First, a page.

The very first coffee shop I visited following the relaxing of COVID-19 restrictions in England was Notes, Trafalgar Square. I doubt I could have chosen better, to be honest, with Notes’ customary quality shining through. My coffee, a cortado, was served in a glass, while my food came on a proper plate with real cutlery. So, when I was looking for somewhere to have coffee and some food before catching my train on Monday, I immediately thought of Notes at Pancras Square, sandwiched between King’s Cross and St Pancras stations. The fact that my train was leaving from Euston, a 15-minute walk away, was entirely secondary in the decision-making process.
King’s Cross was one of three Notes locations that reopened in July and is probably the best suited of all, with a large outdoor seating area. There are changes, obviously, to account for COVID-19, but these are minimal. Online ordering at your table is encouraged, while the upstairs seating area is understandably closed, but otherwise, this is very much like the Notes of old. And, even better, with the area still really, really quiet, sitting out in Pancras Square meant blissful silence. Make the most of it while it lasts!
You can see what else I found after the gallery.
Notes is on the eastern side of Pancras Square, on your right as you approach from the stations. If you’re really lost, look for the London Underground sign on the corner of the building: Notes is directly below that! The building itself is a glass and steel cube, with Notes occupying a long, thin corner unit on the ground floor, its two outside walls made almost entirely of glass. Perhaps of more interest in these days of COVID-19 is the large, outdoor seating area which wraps in an L-shape around Notes. There are around 15 well-spaced tables in all, some out in Pancras Square itself and others in front of Notes under the projecting upper floors of the building.
With Notes’ online ordering system, which I tried out when visiting Trafalgar Square last month, there’s no need to go any further than the outdoor tables. Just find one with a green disc (a recent innovation; either that or I missed it at Trafalgar Square), sit down and place your order on phone, tablet or laptop. The staff with then appear a few minutes later, bearing your order and, unerringly, bringing it to the correct table (a red disc, by the way, means that the staff, who are very efficient, haven’t cleaned the table since the previous customer left).
If you do go inside, Notes will look very familiar, with the long, elegant counter on the left as before. The row of tables in the windows to the right has been thinned out a little: there are now just four two-person tables, whereas before COVID-19, each seated three. Sadly the stairs at the back leading to the mezzanine are off limited for now, but other than the Perspex screens on the counter, there’s very little change.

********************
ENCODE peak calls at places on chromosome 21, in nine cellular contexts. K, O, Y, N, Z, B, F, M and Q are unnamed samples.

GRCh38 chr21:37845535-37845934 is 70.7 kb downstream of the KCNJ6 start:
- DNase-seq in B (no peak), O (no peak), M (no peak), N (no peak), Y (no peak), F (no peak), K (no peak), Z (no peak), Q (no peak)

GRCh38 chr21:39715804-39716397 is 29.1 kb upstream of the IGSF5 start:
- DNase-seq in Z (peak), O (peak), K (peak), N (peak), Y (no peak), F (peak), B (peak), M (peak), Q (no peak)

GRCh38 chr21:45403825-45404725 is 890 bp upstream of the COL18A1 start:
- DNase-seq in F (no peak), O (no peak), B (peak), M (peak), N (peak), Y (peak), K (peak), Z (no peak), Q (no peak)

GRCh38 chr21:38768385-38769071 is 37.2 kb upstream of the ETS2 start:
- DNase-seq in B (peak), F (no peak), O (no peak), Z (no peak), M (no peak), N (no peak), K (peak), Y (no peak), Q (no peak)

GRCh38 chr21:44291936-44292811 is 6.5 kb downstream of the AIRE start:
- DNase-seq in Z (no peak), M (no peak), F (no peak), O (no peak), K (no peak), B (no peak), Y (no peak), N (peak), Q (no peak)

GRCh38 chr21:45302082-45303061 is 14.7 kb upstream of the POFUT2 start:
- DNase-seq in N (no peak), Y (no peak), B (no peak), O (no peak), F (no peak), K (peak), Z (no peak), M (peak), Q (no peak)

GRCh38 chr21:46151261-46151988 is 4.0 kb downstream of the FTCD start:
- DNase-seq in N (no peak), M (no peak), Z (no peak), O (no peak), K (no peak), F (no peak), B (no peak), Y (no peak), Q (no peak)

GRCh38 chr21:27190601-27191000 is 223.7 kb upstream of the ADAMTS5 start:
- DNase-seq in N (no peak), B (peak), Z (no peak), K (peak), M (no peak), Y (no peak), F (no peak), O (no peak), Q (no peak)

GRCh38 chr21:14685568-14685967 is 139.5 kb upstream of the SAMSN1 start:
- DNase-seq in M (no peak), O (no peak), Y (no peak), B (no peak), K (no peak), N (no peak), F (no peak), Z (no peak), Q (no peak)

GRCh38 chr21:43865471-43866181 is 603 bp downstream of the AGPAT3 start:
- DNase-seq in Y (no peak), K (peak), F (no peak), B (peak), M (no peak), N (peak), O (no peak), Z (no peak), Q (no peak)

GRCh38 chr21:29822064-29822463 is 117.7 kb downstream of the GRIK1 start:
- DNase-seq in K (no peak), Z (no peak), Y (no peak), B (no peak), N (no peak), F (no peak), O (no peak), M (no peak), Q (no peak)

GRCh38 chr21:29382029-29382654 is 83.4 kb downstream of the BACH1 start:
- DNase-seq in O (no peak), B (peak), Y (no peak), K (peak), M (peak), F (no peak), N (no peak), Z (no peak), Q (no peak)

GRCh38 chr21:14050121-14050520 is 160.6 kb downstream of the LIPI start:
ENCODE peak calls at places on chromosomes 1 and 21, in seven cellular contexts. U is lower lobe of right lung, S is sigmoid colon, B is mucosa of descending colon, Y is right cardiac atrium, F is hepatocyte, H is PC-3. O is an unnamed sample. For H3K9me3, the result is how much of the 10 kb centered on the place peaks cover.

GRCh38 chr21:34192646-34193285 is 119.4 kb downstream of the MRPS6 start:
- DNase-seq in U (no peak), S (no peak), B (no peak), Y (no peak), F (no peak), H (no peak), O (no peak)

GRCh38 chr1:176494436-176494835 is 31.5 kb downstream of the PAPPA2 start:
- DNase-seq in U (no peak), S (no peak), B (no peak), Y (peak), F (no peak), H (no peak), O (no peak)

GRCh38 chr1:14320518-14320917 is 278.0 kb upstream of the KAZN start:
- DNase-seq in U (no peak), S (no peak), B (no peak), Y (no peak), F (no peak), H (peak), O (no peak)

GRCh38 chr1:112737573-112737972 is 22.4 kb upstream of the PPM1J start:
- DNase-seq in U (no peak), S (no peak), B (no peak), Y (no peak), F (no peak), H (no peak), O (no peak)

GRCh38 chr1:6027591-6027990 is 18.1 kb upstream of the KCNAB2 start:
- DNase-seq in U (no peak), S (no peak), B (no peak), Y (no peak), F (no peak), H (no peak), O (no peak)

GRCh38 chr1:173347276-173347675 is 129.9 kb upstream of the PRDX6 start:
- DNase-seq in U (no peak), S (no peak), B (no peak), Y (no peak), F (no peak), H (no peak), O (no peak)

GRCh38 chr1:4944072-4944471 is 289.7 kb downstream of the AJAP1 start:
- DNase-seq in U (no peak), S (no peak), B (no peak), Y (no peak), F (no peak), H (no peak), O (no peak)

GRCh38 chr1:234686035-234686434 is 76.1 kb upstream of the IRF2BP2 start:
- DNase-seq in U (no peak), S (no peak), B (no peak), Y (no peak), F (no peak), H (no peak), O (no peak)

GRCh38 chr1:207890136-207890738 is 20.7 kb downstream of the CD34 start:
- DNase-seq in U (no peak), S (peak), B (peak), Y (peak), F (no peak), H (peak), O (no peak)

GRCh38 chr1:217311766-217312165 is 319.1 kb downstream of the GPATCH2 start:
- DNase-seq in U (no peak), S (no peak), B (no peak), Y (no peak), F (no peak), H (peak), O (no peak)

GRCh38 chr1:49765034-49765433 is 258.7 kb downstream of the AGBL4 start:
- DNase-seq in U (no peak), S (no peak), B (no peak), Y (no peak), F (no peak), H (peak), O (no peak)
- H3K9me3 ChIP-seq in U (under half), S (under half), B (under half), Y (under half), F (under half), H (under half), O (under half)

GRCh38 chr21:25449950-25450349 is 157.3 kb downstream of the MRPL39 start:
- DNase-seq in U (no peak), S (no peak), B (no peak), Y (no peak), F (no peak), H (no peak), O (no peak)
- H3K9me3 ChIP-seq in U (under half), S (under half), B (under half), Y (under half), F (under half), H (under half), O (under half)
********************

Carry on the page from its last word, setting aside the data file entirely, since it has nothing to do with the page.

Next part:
I sat outside and scanned the QR Code on the notice on my table, which took me straight to Notes’ menu. Ordering was simple, although if you struggle, you can always go inside to order at the counter. Once you’ve decided, you are taken to a checkout page, where you enter your contact details (another COVID-19 precaution) and pay. Then you get an order confirmation page which keeps you updated with your order’s progress (something I’d not noticed before).
There are the usual espresso-based drinks, plus, this being Notes, a wide selection of wine, beer, cider and cocktails. If you’re hungry, you have a choice of bar snacks, small plates and cheese boards. Even better, for the month of August, Notes is participating in the Government’s Eat Out to Help Out scheme, with the 50% discount to your food automatically applied at checkout.
I ordered various snacks and small plates: Catalan almonds, Spanish olives and baba ganoush. I also ordered an espresso, made with Notes’ current single-origin, the Los Lesquines, a washed coffee from Mercedes in Honduras. I found it to be really rich, with some classic notes, which went really well with the food. I particularly enjoyed the olives, which were fat and juicy, while the baba ganoush was excellent, served with a basket of toasted flat bread, the crunchy toast providing an excellent contrast to the creamy baba ganoush.
|ONE PANCRAS SQUARE • LONDON • N1C 4AG|
|https://notescoffee.com||+44 (0) 20 3479 1576|
|Monday||08:00 – 18:00||Roaster||Notes (espresso only)|
|Tuesday||08:00 – 18:00||Seating||Tables, Tables (outside)|
|Wednesday||08:00 – 21:00||Food||Breakfast, Lunch, Dinner, Cake|
|Thursday||08:00 – 21:00||Service||Order at Counter/Order Online|
|Friday||08:00 – 21:00||Payment||Cards Only|
|Saturday||10:00 – 20:00||Wifi||Free (with code)|
|Sunday||10:00 – 17:00||Power||Limited|
|Chain||Local||Visits||Original: 28th May, 12th July 2015
Update: 3rd August 2020
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